Precinct voting sites are due to open Saturday and the Democratic contenders for Governor are making their final push to the finish line.
Governor David Ige is sign-waving in Mililani Mauka. He says his re-election campaign was grass-roots, like it was in 2014.
“I’ve always felt that the more personal interactions that I can have with potential voters and supporters the more successful we’ll be. Really, the coffee hours and the smaller groups, 20-to-50 people, are probably the most effective. All elections are won by being able to touch as many voters as we can. And, we feel like that’s been an advantage that we have.”
Congresswoman Colleen Hanabusa is sign-waving in Kaimuki. Her campaign was also grass-roots, with a few surprises.
“We were stunned on Hawai’i island, on the Hilo side, we had a group of 700 and even the organizers couldn’t believe it. Even on Kaua’i island, we had it at the Kaua’I Veterans Center, we had over 300 people show up there and we had one in East Honolulu, which was at Kalani High School, we had over 600 of them there.”
All the big candidate forums and debates are over but there’s always a chance for one last jab. Or not.
(Hanabusa) “You can’t do things in the 4thyear and then decide that you are doing things and you also can’t take credit for what other people did. I never thought David Ige was like that.”
(Ige) “We chose to stay high and not go low and not get into the negative campaigning. It’s just not my style. It’s not what my parents taught me. And I do believe that the voters have received the message.”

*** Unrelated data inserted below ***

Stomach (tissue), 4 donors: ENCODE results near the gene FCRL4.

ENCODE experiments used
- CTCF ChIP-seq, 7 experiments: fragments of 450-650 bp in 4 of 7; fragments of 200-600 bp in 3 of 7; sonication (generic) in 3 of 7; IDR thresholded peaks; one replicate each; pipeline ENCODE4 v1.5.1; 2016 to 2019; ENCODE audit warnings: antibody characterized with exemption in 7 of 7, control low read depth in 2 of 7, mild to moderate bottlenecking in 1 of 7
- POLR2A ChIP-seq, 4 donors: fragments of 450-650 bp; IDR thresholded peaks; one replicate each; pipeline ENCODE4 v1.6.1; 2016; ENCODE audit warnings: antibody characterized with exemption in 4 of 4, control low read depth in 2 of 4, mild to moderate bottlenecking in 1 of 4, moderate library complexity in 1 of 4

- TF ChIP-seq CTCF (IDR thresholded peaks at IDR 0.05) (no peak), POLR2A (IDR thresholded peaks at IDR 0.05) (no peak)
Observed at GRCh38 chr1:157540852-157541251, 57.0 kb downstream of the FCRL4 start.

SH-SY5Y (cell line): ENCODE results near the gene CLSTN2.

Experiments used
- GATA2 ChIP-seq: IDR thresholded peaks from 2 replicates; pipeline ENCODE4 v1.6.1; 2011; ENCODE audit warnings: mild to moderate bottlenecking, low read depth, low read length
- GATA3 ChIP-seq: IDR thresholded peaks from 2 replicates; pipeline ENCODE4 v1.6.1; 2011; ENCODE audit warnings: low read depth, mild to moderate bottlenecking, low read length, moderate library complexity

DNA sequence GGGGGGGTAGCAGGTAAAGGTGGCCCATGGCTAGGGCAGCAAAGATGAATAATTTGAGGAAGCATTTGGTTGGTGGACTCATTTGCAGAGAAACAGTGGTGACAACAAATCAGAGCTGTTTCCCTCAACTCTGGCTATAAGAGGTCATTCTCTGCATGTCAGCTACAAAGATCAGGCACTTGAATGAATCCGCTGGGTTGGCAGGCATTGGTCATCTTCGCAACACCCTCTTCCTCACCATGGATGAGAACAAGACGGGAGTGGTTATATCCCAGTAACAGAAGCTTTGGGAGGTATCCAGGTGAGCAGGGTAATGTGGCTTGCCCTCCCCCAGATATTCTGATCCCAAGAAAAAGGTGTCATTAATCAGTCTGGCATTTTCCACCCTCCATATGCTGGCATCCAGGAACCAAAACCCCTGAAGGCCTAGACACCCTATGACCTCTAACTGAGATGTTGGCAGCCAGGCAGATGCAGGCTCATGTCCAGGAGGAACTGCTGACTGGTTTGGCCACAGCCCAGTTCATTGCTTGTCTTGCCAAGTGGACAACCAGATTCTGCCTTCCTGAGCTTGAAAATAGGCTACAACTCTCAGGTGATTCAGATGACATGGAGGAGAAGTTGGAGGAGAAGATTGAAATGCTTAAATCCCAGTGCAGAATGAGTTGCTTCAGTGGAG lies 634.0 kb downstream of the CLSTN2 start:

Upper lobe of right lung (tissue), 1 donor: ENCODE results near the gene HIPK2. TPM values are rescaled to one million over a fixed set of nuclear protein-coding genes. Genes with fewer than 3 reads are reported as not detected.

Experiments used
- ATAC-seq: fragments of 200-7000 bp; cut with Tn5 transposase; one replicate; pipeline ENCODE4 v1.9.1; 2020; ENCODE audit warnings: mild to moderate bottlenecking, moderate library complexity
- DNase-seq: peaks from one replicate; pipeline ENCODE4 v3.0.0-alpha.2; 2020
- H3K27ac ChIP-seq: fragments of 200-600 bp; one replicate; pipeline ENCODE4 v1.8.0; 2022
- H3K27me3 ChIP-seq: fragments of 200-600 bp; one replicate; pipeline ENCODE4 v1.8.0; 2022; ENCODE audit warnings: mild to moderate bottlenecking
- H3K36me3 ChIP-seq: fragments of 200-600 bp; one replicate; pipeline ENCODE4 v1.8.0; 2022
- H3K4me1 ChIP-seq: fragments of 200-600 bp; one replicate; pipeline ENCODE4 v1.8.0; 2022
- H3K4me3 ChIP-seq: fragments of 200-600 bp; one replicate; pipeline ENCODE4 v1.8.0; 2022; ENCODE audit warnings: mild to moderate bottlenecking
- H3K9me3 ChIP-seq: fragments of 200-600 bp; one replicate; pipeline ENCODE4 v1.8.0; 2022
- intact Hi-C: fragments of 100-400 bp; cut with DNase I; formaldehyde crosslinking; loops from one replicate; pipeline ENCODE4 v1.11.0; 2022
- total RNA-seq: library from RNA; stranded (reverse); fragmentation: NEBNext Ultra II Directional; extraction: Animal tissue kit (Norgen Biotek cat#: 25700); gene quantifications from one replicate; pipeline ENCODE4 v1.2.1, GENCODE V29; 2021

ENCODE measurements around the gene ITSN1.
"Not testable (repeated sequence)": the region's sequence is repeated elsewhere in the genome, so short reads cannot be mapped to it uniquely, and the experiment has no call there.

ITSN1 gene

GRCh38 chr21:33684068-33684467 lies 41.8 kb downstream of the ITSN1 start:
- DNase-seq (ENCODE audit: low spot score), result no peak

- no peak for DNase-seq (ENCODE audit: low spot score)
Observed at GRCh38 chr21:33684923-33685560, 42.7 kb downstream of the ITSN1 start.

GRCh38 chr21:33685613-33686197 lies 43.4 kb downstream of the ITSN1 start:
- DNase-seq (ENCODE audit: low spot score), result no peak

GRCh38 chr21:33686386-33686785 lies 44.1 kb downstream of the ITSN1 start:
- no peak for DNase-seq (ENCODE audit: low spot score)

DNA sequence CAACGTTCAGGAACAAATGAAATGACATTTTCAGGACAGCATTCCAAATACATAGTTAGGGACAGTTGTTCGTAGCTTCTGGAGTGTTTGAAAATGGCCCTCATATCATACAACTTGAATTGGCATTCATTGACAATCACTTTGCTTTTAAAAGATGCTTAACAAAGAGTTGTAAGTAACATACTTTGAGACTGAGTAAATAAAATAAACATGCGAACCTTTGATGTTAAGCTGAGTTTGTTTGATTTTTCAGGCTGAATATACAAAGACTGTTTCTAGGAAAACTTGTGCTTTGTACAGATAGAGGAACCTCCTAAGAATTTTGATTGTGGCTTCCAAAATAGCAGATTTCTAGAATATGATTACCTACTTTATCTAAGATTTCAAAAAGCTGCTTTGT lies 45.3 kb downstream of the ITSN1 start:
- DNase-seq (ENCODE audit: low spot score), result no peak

Now, in the final hours of their campaigns, both candidates admit they’re tired but are also inspired to go on.
“We’re committed to creating a better future for our children. That’s what gets me excited and able to continue to campaign even when you’re tired and you don’t want to do it anymore. It’s really the opportunity to being able to make a difference in the lives of our community.”
Hanabusa, meanwhile, is motivated by her loyal supporters…
“If I feel – oh my God, I gotta do this again. You know, then I snap out of it right away because I don’t have a right to feel that way. They have a right not to want to do it, but I don’t. As long as one of them is doing it, I gotta be there.”
But, there can only be one winner for the Democratic Party nomination for Governor after that final vote is cast August 11th.
(Ige) “I feel good. Lot’s of energy. You know, I think the campaign is going very well. We feel very good about the momentum and the response from the public has been overwhelming.”
(Hanabusa) “It feels really good. So, I feel very upbeat and very positive. I mean, it’s never easy to run against an incumbent but I feel we will win.”
For HPR News, I’m Wayne Yoshioka.